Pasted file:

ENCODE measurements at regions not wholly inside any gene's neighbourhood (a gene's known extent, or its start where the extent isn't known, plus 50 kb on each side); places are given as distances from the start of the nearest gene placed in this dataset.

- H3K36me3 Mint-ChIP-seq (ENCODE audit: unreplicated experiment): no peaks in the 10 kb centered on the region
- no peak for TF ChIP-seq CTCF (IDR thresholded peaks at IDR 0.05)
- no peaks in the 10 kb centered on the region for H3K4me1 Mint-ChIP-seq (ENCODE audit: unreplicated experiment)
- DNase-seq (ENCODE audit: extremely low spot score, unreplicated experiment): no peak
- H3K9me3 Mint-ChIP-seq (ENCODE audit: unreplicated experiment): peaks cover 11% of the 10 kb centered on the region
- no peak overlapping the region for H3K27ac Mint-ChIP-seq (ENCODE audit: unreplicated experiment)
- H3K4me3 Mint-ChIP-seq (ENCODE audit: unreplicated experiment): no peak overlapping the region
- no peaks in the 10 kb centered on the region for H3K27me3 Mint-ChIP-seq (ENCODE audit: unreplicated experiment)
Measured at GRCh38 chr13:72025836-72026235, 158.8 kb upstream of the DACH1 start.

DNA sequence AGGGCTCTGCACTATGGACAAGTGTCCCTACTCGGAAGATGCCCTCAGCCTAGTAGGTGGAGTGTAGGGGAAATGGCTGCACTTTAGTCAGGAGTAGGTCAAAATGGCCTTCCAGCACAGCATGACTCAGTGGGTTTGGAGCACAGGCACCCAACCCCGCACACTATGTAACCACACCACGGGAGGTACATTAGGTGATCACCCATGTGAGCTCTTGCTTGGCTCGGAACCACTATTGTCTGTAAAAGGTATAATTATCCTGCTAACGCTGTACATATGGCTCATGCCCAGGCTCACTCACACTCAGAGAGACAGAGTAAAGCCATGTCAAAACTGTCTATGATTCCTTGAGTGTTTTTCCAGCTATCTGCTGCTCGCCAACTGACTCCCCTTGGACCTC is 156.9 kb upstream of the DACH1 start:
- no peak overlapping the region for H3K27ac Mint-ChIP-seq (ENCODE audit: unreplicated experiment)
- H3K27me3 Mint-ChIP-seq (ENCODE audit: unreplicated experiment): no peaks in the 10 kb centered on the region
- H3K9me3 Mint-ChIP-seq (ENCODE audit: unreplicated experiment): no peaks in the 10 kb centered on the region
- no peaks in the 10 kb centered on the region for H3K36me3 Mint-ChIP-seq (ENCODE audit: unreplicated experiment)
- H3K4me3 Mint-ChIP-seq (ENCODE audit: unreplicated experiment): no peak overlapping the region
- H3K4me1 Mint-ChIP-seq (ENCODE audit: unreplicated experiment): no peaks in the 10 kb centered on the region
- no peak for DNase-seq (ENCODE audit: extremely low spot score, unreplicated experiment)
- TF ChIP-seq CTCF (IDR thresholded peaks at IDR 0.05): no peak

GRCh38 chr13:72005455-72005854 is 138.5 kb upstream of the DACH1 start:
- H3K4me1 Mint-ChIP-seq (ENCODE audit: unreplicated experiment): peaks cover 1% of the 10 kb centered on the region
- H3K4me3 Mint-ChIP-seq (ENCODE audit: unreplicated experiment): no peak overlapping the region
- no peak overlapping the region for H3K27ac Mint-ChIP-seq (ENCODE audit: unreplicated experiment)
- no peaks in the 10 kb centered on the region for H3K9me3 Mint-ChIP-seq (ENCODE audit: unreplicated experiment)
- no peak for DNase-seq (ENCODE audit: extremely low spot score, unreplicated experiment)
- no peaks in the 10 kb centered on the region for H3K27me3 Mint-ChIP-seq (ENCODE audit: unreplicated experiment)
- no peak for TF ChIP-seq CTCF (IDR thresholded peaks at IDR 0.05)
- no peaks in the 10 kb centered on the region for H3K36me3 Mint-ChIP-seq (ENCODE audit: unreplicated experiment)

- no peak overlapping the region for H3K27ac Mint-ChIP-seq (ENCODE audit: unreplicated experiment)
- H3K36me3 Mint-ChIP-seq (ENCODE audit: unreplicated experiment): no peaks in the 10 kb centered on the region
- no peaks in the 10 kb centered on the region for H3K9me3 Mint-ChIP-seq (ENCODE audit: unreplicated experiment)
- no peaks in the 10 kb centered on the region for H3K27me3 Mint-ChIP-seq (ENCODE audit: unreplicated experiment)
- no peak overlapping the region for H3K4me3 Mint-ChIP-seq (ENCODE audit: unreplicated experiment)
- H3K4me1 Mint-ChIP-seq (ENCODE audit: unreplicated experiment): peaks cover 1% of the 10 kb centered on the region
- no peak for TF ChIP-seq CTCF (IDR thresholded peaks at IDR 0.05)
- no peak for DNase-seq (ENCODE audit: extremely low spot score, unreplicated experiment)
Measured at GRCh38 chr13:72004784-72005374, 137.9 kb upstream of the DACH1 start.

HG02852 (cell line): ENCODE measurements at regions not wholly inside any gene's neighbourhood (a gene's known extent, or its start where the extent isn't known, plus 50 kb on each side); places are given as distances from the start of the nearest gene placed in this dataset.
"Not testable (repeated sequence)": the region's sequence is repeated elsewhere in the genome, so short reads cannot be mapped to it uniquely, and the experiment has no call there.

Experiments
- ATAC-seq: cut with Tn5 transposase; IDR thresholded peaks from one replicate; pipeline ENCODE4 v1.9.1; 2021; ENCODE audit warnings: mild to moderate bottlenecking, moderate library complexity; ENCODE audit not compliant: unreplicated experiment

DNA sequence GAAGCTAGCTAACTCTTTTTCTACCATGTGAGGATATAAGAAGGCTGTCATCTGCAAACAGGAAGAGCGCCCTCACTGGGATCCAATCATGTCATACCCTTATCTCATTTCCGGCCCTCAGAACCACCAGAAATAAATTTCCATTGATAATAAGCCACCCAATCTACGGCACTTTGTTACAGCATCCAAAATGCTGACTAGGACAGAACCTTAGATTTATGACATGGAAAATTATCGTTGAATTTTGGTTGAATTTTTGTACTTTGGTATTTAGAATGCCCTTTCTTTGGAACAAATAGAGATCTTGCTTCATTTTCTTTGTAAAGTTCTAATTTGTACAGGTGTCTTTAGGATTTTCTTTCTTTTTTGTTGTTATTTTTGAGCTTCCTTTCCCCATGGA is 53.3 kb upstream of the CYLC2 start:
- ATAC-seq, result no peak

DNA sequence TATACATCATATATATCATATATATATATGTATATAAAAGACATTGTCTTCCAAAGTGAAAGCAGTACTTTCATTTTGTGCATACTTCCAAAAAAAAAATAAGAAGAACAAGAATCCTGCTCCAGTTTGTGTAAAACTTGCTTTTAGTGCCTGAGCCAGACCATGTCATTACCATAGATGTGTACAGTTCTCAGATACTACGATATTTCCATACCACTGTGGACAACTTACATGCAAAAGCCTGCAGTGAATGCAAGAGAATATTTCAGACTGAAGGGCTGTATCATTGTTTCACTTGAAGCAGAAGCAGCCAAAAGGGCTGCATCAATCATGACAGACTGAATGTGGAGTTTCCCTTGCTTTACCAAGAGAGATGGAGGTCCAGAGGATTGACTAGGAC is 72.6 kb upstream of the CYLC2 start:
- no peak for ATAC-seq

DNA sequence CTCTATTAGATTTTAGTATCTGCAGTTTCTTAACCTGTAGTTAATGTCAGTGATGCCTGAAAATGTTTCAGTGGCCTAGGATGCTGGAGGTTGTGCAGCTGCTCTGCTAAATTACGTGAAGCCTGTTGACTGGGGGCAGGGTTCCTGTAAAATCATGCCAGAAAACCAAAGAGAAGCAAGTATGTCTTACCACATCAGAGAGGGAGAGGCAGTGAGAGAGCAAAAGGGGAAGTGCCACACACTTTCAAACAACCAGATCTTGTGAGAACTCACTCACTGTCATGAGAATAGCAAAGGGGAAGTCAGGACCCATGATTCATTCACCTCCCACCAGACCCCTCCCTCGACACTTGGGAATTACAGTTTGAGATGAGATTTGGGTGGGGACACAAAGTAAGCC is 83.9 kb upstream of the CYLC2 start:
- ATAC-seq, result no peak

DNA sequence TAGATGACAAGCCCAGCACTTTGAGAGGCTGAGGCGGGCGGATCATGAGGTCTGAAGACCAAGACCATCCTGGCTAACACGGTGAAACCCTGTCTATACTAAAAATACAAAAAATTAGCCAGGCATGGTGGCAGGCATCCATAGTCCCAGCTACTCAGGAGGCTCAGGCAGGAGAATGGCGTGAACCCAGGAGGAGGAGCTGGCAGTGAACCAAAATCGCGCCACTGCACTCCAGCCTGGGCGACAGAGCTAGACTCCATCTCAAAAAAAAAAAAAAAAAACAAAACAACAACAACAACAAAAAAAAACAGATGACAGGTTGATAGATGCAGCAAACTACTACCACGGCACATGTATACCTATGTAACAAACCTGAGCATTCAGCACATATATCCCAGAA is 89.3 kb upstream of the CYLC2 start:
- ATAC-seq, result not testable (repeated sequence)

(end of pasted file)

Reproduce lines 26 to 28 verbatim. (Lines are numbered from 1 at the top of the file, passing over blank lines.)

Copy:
- no peaks in the 10 kb centered on the region for H3K27me3 Mint-ChIP-seq (ENCODE audit: unreplicated experiment)
- no peak for TF ChIP-seq CTCF (IDR thresholded peaks at IDR 0.05)
- no peaks in the 10 kb centered on the region for H3K36me3 Mint-ChIP-seq (ENCODE audit: unreplicated experiment)